“No, Marcus and I stopped working together in 1994. What more could I give? What more could he do? We had reached a very high level as producers, we worked with Chaka Khan and many others… I worked a lot for films, I got an Emmy nomination, I gave people what they needed. But Marcus and I took different directions…”
How long did it take to prepare “Kind of New”?
“It took about two years to make this album. You know you have to think a lot before going to the studio. You know lot of musicians go to the studio and record in two days – Miles Davis told me he made “Kind of Blue” in two days! –We started by doing a lot of gigs, with Ingrid from the beginning, with different drummers…”
The personal is very large on the album.
“Do you think it’s wide? Yes, four drummers: Gene Lake, Mike Clark, Brian Dunne, Jon Wikan who is Ingrid’s husband… It’s the way it goes…There were a lot of musicians on “Bitches Brew”, too! The right people for who is needed, that’s important. Ingrid is a trumpet player, not a producer so I had to move her in a certain direction.”
What about Keith Jarrett’s influence as a FenderRhodes player?
“I wanted to use the electric part not as smooth or fusion stuff…. I wanted to use the Fender Rhodes like Keith, a new sound… Keith had played the Fender Rhodes on “Live Evil” which was a Cellar Door session. You know, I loved Joe Zawinul, Herbie, Chick Corea, but not the “Return to Forever” sessions with Al Di meola, I loved the period with Flora and Airto… I loved the way Joe spaced out the notes, he was so funky… I loved the groove with Herbie… But in 1988 I was in Miles’s house and I asked Miles who his favourite Fender Rhodes player was. And he said: “Keith Jarrett! He is a funky mother fucker, man!” And in 2005, Bob Belden let me listen to the Cellar Door Session with Keith on Fender Rhodes and that was so great, so deep! He played so funky with a gospel soul! There was nothing like that!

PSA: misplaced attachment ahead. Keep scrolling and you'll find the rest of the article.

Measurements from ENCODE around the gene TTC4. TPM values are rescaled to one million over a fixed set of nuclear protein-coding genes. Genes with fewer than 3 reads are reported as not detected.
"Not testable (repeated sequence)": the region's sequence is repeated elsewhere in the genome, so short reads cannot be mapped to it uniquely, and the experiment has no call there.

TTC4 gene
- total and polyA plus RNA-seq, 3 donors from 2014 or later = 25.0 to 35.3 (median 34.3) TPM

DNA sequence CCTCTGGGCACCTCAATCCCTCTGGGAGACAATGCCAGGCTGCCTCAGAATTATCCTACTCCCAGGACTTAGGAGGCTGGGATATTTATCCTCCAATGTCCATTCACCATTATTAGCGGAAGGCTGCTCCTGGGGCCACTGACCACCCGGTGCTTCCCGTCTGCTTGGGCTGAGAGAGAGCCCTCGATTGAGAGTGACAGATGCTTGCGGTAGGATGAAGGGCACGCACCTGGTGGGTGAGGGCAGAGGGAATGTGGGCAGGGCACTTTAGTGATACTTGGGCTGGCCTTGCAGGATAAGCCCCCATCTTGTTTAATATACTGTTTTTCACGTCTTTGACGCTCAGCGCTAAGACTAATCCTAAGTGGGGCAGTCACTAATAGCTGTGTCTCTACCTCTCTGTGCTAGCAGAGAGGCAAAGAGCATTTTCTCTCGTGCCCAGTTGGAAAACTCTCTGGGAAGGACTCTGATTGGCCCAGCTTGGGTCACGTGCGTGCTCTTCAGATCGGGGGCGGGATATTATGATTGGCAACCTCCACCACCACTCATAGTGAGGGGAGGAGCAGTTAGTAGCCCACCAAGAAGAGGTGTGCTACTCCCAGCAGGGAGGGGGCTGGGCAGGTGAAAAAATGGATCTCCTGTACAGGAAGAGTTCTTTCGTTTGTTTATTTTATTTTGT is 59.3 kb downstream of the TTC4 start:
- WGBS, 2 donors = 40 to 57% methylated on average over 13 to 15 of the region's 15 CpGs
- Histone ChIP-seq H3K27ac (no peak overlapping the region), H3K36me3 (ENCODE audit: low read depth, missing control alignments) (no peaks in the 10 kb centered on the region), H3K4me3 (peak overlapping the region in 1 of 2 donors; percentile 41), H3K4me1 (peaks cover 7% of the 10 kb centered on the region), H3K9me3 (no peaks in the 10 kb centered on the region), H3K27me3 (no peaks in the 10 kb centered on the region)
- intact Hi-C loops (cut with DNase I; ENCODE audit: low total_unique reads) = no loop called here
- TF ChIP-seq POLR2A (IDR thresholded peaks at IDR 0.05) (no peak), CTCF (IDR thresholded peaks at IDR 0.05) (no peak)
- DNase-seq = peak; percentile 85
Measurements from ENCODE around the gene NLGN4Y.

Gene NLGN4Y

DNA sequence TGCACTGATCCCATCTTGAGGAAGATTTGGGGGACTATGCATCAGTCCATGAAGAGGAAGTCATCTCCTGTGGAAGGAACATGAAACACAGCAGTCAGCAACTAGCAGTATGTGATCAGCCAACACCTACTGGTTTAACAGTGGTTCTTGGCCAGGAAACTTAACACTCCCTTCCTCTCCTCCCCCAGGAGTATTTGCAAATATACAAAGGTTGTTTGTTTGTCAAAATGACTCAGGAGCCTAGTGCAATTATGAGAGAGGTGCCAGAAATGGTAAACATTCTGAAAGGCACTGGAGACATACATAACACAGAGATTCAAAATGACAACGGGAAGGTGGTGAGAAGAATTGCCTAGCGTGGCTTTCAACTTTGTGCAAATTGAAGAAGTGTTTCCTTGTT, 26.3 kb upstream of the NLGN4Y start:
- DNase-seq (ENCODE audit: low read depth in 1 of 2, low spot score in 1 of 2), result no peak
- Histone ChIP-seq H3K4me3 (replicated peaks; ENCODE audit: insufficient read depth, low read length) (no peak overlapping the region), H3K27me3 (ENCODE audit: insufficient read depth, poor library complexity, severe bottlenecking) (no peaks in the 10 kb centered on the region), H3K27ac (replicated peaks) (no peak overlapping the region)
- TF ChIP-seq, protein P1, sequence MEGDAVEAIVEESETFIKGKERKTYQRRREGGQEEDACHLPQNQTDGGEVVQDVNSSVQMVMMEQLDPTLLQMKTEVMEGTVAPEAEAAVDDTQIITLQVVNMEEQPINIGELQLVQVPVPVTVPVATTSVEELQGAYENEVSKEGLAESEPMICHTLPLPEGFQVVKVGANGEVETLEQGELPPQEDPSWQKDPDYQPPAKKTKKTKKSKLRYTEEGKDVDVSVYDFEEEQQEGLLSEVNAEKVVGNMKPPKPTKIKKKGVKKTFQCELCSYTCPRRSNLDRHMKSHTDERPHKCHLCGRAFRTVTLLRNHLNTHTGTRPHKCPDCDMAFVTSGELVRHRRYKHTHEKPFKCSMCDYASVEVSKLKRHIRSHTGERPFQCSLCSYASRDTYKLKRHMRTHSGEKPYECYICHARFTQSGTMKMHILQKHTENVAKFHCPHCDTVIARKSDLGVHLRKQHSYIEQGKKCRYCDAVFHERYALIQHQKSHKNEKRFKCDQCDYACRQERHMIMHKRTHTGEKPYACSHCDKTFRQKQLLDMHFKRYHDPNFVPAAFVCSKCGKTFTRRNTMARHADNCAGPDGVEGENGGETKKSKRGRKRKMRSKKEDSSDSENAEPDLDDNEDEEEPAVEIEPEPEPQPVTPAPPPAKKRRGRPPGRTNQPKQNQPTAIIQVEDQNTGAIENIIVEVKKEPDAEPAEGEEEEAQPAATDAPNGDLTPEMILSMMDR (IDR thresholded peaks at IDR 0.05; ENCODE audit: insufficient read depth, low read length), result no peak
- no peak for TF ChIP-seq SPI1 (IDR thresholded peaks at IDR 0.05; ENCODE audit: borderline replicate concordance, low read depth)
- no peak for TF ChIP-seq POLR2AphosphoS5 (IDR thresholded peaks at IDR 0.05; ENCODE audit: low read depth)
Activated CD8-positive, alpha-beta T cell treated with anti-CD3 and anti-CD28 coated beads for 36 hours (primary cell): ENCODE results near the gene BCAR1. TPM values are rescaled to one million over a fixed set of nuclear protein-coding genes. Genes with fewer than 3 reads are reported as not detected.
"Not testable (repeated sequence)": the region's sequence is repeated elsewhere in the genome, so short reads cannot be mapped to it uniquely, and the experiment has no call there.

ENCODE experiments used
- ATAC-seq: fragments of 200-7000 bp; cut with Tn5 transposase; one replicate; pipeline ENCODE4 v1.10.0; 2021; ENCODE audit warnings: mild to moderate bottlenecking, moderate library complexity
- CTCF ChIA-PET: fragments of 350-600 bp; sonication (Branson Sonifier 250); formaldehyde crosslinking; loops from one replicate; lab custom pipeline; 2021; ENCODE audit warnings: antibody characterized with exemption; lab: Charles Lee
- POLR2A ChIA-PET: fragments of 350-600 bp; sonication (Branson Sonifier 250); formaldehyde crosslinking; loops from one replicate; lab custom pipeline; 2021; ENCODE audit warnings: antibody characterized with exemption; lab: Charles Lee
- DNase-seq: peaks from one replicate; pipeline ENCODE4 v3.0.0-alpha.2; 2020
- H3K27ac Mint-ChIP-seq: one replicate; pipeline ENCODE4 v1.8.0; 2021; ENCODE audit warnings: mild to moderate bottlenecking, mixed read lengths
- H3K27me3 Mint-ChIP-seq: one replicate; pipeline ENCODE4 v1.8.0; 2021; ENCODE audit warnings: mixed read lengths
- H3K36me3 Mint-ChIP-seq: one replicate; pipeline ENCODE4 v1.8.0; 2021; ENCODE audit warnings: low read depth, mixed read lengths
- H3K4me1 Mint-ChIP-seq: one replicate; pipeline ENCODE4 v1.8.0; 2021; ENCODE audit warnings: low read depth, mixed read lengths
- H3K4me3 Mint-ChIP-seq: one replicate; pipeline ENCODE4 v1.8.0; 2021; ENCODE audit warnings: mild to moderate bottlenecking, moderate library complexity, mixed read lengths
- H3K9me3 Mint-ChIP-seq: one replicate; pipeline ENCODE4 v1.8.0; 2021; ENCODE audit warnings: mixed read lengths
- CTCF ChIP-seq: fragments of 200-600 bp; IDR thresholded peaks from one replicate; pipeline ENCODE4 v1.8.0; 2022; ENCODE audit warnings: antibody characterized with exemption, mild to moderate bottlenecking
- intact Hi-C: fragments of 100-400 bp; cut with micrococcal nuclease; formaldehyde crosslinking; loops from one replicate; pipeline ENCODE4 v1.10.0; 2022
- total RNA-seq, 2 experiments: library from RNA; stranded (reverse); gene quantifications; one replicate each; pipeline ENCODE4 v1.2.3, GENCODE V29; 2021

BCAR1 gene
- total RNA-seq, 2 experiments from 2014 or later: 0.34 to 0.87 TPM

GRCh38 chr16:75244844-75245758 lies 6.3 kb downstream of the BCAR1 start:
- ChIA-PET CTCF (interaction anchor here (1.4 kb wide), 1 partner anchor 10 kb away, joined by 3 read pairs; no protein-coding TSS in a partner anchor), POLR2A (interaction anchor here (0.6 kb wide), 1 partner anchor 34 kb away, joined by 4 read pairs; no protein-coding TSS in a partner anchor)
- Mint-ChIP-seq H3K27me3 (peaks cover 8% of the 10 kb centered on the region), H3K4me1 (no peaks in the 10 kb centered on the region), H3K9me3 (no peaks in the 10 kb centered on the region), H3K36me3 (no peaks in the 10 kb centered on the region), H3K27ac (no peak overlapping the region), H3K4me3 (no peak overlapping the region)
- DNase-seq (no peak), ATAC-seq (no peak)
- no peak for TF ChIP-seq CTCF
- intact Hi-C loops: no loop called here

Young kids don’t listen anymore to that music, but they should do because it’s so funky, so viby, so weird, so crazy… They should listen to “Mahavishnu”, too. At that time you could recognize everybody’s style on the Fender Rhodes: Herbie, Keith, George Duke… George Duke was a great influence, I heard him on Cannonball’s “Black Messiah”, he was killing, he had a great percussive style. Bob James, too, in the seventies, he is really stunning in Hubert Laws’s “Morning Star” for instance, phenomenal, also “Power of Soul” by Idrees Muhammad with Grover Washington Jr and Randy Brecker; he had a very distinctive style on the Fender Rhodes and he was a great improviser, too.